Convergence of Artificial Intelligence, Machine Learning, Biometrics, Cloud/Fog/Edge Computing and Internet-of-Things for Smart Environments
Prof. Vincenzo Piuri,
FIEEE, Department of computer Science Università degli Studi di Milano, Italy
Adaptability and advanced services for ambient intelligence require an intelligent technological support for understanding the current needs and the desires of users in the interactions with the environment for their daily use, as well as for understanding the current status of the environment also in complex situations. This infrastructure constitutes an essential base for smart living. Various technologies are nowadays converging to support the creation of efficient and effective infrastructures for ambient intelligence.
Artificial intelligence can provide flexible techniques for designing and implementing monitoring and control systems, which can be configured from behavioral examples or by mimicking approximate reasoning processes to achieve adaptable systems. Machine learning can be effective in extracting knowledge form data and learn the actual and desired behaviors and needs of individuals as well as the environment to support informed decisions in managing the environment itself and its adaptation to the people’s needs.
Biometrics can help in identifying individuals or groups: their profiles can be used for adjusting the behavior of the environment. Machine learning can be exploited for dynamically learning the preferences and needs of individuals and enrich/update the profile associated either to such individual or to the group. Biometrics can also be used to create advanced human-computer interaction frameworks.
Cloud computing environments will be instrumental in allowing for world-wide availability of knowledge about the preferences and needs of individuals as well as services for ambient intelligence to build applications easily. This talk will analyze the opportunities offered by these technologies to support the realization of adaptable operations and intelligent services for smart living in an ambient intelligent infrastructures
Full-Duplex Communications: Antenna Story
Prof. Dejan S. Filipovic
Antenna Research Group (ARG)
Department of Electrical, Computer, and Energy Engineering
University of Colorado Boulder, CO 80309-0425
Full-duplex (FD), also known as simultaneous transmit and receive (STAR), is a key enabling technology for the next-generation wireless systems operating in spectrum congested and contested environments. Transmitting (TX) and receiving (RX) at the same time and over the same frequency channel results in significant improvements in communication systems throughput and spectral efficiency therefore allowing greater amount of digital traffic over wireless. In defense applications, for example electronic warfare, ability to simultaneously jam and listen allows for the platform’s greater protection and enhanced situational awareness. The chief challenge associated with FD systems is the required high TX/RX isolation. For example, with 0dBm output power, over 100dB of isolation is required for a typical WiFi transceiver. If TX power is higher, the required isolation easily surpasses 130dB. This high level of isolation may be obtained with transceivers that combine multiple layers of self-interference cancellation including digital back-end processing. Since the apertures are the “eyes and ears” of RF transceivers, the antenna layer is therefore critically important. Nowadays, ~40-50% of the required isolation can be achieved with a well-designed STAR antenna subsystem inching us ever closer to meeting this, not so long ago considered impossible task.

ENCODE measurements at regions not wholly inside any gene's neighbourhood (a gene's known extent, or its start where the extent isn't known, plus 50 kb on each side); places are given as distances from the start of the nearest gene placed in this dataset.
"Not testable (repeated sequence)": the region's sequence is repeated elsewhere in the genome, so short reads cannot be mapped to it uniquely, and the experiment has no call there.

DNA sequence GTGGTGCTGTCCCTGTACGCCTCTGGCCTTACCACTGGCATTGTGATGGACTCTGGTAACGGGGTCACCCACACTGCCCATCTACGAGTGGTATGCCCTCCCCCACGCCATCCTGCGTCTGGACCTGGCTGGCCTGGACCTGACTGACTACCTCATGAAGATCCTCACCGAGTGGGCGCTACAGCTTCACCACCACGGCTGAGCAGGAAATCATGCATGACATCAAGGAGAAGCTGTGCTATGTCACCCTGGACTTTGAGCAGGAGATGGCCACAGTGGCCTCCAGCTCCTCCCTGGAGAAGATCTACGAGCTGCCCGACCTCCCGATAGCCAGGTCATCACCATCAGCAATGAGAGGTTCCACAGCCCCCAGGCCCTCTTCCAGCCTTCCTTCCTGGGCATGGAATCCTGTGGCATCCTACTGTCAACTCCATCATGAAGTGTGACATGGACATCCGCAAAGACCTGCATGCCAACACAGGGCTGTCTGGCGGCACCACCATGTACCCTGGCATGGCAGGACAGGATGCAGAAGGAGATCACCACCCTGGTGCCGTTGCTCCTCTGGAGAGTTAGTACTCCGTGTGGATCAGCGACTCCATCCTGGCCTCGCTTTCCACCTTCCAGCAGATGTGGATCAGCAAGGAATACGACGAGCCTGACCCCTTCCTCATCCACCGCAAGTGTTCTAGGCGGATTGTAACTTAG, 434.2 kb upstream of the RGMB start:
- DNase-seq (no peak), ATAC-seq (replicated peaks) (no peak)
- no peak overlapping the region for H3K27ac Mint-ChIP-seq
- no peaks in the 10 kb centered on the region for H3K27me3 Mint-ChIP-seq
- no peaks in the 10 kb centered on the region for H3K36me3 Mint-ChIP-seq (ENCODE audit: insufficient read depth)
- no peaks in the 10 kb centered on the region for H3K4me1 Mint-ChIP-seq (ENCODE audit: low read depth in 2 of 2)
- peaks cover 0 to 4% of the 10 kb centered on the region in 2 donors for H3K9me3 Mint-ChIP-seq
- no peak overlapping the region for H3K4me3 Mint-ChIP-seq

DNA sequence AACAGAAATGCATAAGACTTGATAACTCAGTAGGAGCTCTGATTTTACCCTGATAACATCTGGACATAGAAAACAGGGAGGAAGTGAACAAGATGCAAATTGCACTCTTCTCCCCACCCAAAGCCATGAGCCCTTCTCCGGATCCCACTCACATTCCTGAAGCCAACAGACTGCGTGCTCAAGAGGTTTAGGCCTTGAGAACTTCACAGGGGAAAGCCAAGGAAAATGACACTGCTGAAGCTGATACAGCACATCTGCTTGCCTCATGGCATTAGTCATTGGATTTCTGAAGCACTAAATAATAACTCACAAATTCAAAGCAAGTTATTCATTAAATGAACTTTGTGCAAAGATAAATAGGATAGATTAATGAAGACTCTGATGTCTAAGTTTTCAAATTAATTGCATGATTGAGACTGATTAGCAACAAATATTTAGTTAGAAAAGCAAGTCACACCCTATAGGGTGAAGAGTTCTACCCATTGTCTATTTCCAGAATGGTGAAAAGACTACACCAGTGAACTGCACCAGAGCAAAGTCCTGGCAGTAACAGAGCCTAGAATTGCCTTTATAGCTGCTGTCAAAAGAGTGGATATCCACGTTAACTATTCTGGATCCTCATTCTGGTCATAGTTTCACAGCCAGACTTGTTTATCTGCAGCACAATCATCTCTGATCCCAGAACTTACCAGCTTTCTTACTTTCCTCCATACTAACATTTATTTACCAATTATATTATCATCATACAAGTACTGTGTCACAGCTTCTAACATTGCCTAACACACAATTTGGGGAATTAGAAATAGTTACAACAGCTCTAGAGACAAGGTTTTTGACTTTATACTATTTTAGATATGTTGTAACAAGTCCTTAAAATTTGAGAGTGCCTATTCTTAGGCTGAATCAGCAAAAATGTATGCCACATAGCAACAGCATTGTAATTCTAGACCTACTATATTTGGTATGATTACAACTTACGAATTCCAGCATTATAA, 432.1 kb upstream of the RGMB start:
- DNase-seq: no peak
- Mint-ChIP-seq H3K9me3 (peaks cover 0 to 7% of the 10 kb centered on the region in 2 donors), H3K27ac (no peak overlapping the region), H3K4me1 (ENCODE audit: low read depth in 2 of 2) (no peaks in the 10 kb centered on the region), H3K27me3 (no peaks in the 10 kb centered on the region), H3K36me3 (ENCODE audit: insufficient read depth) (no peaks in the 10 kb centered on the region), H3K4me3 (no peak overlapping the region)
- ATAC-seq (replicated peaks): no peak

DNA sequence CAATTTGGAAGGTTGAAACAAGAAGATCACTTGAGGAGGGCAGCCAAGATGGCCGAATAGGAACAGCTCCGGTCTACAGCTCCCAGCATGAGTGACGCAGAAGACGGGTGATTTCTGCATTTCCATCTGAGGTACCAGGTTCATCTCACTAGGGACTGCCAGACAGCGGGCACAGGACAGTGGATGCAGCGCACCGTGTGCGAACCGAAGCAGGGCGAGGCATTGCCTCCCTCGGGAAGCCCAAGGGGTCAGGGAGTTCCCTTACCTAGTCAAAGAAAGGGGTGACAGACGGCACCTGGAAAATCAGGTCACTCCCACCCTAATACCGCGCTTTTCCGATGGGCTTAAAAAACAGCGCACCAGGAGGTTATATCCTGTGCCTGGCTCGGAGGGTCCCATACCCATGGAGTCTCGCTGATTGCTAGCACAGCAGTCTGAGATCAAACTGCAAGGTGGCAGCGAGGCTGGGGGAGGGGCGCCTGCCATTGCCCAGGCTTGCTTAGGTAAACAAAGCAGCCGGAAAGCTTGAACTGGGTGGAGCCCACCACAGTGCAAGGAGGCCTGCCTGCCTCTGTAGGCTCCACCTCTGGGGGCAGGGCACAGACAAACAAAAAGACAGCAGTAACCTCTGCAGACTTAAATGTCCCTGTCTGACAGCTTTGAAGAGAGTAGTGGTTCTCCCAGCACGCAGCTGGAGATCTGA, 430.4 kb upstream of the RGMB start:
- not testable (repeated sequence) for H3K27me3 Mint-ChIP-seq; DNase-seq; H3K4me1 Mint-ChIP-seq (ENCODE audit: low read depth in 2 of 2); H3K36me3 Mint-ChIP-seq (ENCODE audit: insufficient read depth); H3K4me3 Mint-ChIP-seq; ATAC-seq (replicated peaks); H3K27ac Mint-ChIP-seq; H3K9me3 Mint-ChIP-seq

This talk focuses on the role of antennas in FD systems. As we will show, the classification of antenna apertures, motivated by their underlining principle of operation, yield various options for system engineers. Design and performance of monostatic STAR antennas covering different bandwidths and fields of view is reviewed and their suitability for given application is discussed. Circulator-less and circulator-enabled approaches are considered and appropriate tradeoffs are discussed. The presented configurations achieve similar or better isolation levels than some other recently proposed (not necessarily true STAR) topologies, while preserving TX/RX beam and polarization integrity over the entire wide instantaneous or tunable narrow bandwidths and for different coverage requirements. What was deemed impossible a decade ago is now just around the corner.
Cloud, Fog and Mist Computing for Real-Time Applications
Resource Allocation and Scheduling Issues
Prof. Helen Karatza
Department of Informatics
Aristotle University of Thessaloniki, Greece
Due to the ongoing growth of the IoT applications, Cloud computing is inadequate for transferring huge amounts of data generated by IoT devices. Consequently, Fog and Mist computing emerged as new computing models to meet the requirements of low latency. Fog computing extends the traditional cloud model closer to where the IoT data are created. Mist computing is a lightweight type of fog computing, that brings fog capabilities even closer to the IoT infrastructure. Most of the IoT applications are delay-sensitive, therefore, appropriate resource allocation and scheduling algorithms for real-time applications are required to increase the capacity of cloud, fog and mist computing architectures.
In this talk we will highlight novel techniques and solutions to address challenges in resource allocation and scheduling of real-time applications in cloud, fog and mist systems and we will conclude with future research directions in the cloud, fog and mist computing areas.